Tyler says construction may never be what it was
CHARLOTTE – Katie Tyler said that while construction business is up since the economic downturn appears to have eased, the industry may never return to its pre-recession levels.
Tyler, the president and CEO of Charlotte-based Tyler2 Construction, spoke Wednesday at The Mecklenburg Times’ second annual Women’s Business Breakfast. She joined a panel of four other local female business leaders addressing a crowd of around 100.
Tyler said that business has returned to the Charlotte construction industry, but the amount of money made may never return to the level it was in 2005. She said that construction companies need to find ways to innovate if they hope to remain viable over the long term.
“Everybody needs to ask themselves a question, what does getting back mean?” Tyler said. “I honestly think for most people it’s getting back to the way it was in 2005 or 2006 and I’ve honestly given up on that as a goal.”
Tyler2 is as busy as it’s ever been, Tyler said. But she said the profit margins that her company was seeing before the recession brought construction across the country to a standstill are no longer possible.
“The margins are not sustainable. We used to make between 12 and 15 percent (margins) on jobs,” Tyler said. “Now we’re making 2.5 or 3 percent. You cannot build a company on that.”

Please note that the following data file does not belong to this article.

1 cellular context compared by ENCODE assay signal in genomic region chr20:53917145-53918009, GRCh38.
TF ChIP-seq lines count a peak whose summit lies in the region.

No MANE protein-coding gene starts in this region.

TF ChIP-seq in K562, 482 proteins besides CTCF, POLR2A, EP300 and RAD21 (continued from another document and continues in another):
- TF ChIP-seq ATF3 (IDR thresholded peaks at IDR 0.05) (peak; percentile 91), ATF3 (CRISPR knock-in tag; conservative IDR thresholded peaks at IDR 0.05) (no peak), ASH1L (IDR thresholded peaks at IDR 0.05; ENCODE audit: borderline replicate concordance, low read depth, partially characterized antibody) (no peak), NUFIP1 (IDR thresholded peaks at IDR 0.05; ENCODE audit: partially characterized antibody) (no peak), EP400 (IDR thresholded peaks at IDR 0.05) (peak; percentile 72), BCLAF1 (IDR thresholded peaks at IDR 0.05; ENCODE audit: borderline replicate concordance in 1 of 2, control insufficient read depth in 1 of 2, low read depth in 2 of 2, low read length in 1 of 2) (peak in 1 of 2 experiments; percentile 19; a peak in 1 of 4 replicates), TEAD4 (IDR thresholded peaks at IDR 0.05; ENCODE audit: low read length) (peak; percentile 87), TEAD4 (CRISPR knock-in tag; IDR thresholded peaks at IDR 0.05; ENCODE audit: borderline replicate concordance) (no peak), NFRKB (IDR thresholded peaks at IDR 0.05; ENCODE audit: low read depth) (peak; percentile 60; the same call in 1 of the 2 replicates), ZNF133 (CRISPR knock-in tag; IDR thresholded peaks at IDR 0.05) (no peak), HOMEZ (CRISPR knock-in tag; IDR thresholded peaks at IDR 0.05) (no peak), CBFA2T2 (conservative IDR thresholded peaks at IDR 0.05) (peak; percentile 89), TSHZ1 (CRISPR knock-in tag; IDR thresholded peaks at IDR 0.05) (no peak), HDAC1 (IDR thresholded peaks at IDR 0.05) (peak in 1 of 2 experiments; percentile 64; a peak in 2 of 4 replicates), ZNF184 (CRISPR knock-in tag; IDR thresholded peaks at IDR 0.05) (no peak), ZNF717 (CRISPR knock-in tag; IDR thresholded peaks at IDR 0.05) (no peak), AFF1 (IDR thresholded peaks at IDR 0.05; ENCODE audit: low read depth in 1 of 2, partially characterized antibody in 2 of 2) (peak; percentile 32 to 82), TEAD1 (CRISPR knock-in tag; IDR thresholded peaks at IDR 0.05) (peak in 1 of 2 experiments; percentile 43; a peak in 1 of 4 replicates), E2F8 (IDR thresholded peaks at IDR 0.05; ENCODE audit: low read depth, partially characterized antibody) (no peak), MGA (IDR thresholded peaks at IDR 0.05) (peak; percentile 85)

Tyler said she thinks that business leaders too often are quick to dismiss ideas that could lead to the next big innovation. She urged the women at the breakfast to take the time to listen to each and every idea.
“I would encourage everybody here to listen to what they’re hearing — ideas that are new and innovative,” she said. “Don’t dismiss it right away … let it percolate.”
Tyler said that her company has taken advantage of unmet needs in the Charlotte market to find new business.
“Where is the need for buyers who want to own their own building but don’t know how to go about it?” she said. “We’re looking at the design-build market as a possibility, specializing in things that no one else does.”
Tyler gave a few examples that she said are possibilities in the Charlotte market, and said to look at trends and look to build from those.
“You’ve got huge homes that aren’t selling and no demand for huge homes,” she said. “You’ve got an aging population that’s not ready for nursing homes, but may not be able to live in their homes. So, there is an opportunity to take those large mansion homes and make them special needs (homes).”